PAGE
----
Denise Fitz

by Denise Fitzgerald
(Hampton, VA)

My granddaughter at a very young age, toddler would do an unusual thing. She is now seven and is very bright and advanced in her ability to read and all school work.

What she will do, usually when very excited. She will look off open her mouth, flap her arms just a little bit, then open and close her hands. When I ask her why she does this, she says it makes her feel better. She will also do this using the computer or when she is really excited.

She is also a very picky eater. Rarely will she try new food.

My concern is that as she becomes older she will be made fun of by other children. This little condition is not interrupting her ability at school, again she is on the bright side and in gifted classes.

She is very social. Very creative in acting, singing, playing, dancing.

Her parents are not concerned. Just seem to accept it.

Should we get her evaluated or what?

Please help.


Denise Fitzgerald

Comments for Denise Fitz

Average Rating starstarstarstarstar

Click here to add your own comments

Mar 21, 2011
Releasing Energy
by: Nancy Baumgarten

Denise, it sounds like your granddaughter is innately knowing how to release too much built up energy. Especially when you mention that you notice the behavior most when she is excited and around a computer.

The opening and closing of the hands is helping to release the life force energy out through the finger tips (which could be trained as a healing skill). The open mouth is releasing through the breath ( I do it myself when I"m forced to be around people whose energy affects me badly and I have to get it out of my own field asap - I've learned to do it "under my breath" i.e. so my mouth only looks like just parted lips.)

The highly gifted have fast-moving brain waves. I raised such a kid myself. Her method as a tomboy was to climb everything she could, whether it was the frig shelves at age 12 months or an 80 foot tree at 12 years. She's now 26, works for the EPA, and does Kendo with her computer geek husband (japanese martial art of swords). Previously she did karate for many years.

I would think that your granddaughter would really benefit from training in QiGong (chi kung) - the chinese art of moving energy. It is not a martial art, but is the 3,000 year old healing art that predates the more military arts.

Likewise she may be becoming sensitive to the electromagnetic fields of computers. I find that I have to shake down my hands just from even using the mouse about every few hours. (I am a writer researcher and live on the computer - grin).

My son in law made me aware of a new movement in standing workstations/desks last year. Fabulous! Not just for the professional world but for kids in schools, where those schools that have discovered it, that the kids who NEED movement, can pay attention perfectly if they can stand at their desks. What it also does, that most regular anthropometric researchers probably don't realize is that this ALSO gets the kids GROUNDED to the earth through their feet. i.e. your granddaughter is throwing off the excess EM radiation in her environment (think of the old fashioned ground wires running from lightening rods on old buildings down into the ground.)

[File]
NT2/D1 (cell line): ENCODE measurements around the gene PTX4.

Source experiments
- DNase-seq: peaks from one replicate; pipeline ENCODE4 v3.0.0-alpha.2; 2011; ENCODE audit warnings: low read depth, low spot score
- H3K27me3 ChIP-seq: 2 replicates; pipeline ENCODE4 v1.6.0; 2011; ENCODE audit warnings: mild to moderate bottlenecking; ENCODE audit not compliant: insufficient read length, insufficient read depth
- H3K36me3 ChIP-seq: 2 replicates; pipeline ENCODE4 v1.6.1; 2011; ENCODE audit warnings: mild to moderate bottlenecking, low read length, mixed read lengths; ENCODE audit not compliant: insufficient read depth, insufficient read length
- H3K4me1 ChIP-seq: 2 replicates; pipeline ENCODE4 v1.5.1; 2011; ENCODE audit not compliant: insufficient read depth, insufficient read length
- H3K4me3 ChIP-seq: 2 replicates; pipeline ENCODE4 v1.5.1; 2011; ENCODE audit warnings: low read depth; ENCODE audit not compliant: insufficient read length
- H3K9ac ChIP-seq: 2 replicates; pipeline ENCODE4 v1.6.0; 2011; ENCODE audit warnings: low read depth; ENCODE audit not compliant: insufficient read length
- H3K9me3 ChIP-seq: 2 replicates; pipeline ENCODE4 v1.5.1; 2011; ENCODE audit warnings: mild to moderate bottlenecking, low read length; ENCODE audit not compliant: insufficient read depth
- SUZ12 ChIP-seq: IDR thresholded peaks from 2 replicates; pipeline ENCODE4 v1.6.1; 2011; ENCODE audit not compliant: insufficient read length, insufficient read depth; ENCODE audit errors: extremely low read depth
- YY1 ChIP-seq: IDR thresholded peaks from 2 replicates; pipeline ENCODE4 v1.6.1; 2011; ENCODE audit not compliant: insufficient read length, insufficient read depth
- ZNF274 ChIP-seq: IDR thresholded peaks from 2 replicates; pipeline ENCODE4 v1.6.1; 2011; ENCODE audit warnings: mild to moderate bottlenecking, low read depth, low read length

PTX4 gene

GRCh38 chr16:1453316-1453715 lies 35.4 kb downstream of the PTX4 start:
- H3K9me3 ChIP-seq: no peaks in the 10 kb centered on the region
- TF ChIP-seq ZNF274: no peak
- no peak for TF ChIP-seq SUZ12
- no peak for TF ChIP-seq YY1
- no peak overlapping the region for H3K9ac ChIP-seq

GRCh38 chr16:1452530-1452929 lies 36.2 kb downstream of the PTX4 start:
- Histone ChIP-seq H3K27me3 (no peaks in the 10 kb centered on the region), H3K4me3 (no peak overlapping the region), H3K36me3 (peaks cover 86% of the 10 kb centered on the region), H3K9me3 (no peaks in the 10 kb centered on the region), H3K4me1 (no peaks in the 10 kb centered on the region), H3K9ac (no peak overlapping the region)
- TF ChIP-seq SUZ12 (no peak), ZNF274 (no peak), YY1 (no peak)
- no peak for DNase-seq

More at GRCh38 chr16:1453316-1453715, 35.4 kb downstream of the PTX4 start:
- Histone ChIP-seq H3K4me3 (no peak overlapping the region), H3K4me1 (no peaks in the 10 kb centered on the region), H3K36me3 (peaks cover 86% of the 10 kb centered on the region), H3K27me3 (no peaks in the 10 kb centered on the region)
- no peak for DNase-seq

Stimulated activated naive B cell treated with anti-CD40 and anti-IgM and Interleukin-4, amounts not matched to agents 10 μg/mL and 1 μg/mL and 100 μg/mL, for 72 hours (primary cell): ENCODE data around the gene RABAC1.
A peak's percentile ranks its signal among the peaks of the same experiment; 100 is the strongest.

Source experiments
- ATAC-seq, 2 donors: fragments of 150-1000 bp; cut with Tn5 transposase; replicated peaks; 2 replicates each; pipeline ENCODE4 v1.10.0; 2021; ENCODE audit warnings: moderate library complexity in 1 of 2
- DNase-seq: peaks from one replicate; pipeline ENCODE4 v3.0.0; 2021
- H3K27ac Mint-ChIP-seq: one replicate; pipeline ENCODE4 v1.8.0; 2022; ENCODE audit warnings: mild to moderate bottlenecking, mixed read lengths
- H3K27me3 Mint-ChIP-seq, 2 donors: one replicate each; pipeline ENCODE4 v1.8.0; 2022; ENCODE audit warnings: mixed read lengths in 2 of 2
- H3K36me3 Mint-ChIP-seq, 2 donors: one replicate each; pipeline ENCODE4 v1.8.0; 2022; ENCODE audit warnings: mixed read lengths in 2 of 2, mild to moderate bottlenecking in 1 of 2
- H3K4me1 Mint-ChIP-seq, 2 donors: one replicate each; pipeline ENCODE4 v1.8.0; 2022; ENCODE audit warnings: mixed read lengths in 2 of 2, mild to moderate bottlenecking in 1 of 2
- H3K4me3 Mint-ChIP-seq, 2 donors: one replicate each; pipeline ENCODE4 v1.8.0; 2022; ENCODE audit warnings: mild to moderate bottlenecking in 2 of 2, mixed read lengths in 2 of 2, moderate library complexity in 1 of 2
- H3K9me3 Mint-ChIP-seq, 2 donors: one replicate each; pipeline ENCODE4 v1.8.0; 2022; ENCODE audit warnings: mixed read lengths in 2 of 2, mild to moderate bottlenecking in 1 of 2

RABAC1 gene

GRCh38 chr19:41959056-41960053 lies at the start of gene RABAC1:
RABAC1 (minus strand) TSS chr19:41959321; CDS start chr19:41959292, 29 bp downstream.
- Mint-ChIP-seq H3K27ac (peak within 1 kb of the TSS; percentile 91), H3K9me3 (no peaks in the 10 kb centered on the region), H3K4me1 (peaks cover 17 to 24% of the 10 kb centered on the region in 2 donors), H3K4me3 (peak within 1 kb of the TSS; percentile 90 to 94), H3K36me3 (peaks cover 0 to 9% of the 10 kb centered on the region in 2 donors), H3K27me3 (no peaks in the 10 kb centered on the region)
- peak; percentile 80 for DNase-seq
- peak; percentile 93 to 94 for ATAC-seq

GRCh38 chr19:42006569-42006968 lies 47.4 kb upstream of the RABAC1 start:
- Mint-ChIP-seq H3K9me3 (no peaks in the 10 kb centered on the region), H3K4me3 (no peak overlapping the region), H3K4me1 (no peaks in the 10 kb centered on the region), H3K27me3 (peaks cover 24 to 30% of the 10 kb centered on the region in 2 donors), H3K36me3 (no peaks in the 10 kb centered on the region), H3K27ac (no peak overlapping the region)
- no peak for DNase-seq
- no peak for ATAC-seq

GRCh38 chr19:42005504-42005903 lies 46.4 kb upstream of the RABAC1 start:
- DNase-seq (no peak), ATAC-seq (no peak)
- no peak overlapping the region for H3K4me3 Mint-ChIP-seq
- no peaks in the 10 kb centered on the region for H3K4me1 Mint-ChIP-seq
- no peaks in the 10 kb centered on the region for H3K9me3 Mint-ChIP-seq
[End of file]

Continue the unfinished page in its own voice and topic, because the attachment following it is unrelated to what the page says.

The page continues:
If you can't find qigong in your area for young people, any martial art will work, Aikido is less competitive oriented. Look for a jojang that talks about the spiritual aspects of what they teach/learn.

You can also take her for a walk someday and teach her about grounding her excess energy through giving it to trees out through her hands, and imaging the trees taking the energy down through their roots to the earth.
Many blessings and good luck,
Nancy Baumgarten, Profound Awareness Institute

Mar 14, 2011
Is it possible that...
by: Steve Faherty

if you explained to her that other children might think it funny and could make fun of it, that she could become aware of it and suppress the urge at least when others are around.

Mar 13, 2011
denise fitz
by: Anonymous

Everyone has some degree of sensory sensitivity and have ways of coping with it. A lot of kids flap their hands when they are excited. What makes these sensory sensitivities a disorder is that they cause a disruption in daily life. Your granddaughter appears to be doing well in school, is active and social and you mention no other issues, except for the hand flapping which she is aware that it makes her feel better. You don't mention if she has been teased in school because of it or if it bothers her that she does it. I'm not saying that there is nothing going on but if daily life isn't disruptive it is unlikely that she would be diagnosed with SPD.

Mar 13, 2011
you know the answers
by: paulette etcheberry

I am with you:
get her evaluated and open your daughters eyes, she is in denial and wasting precious time for recovery. At young age the brain is still malleable thus it will learn to control those impulses but whatever you tell you daughter be understanding: no one want to hear our child has neurological issues but do not let her denial take you out of the main concern your granddaughter needs help!
best of luck

Click here to add your own comments

Join in and write your own page! It's easy to do. How? Simply click here to return to The SPD Q & A.